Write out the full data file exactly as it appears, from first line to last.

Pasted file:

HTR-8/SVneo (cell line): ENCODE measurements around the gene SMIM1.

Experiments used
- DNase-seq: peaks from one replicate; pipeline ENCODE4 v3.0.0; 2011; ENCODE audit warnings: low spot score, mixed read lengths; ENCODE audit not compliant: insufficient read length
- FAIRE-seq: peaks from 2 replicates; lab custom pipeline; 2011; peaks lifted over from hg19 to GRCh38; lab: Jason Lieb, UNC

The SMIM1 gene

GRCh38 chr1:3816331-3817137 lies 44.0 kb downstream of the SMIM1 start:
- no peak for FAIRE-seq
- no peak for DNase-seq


HTR-8/SVneo (cell line): ENCODE measurements around the gene SMIM1.

Experiments used
- DNase-seq: peaks from one replicate; pipeline ENCODE4 v3.0.0; 2011; ENCODE audit warnings: low spot score, mixed read lengths; ENCODE audit not compliant: insufficient read length
- FAIRE-seq: peaks from 2 replicates; lab custom pipeline; 2011; peaks lifted over from hg19 to GRCh38; lab: Jason Lieb, UNC

The SMIM1 gene

GRCh38 chr1:3816331-3817137 lies 44.0 kb downstream of the SMIM1 start:
- no peak for FAIRE-seq
- no peak for DNase-seq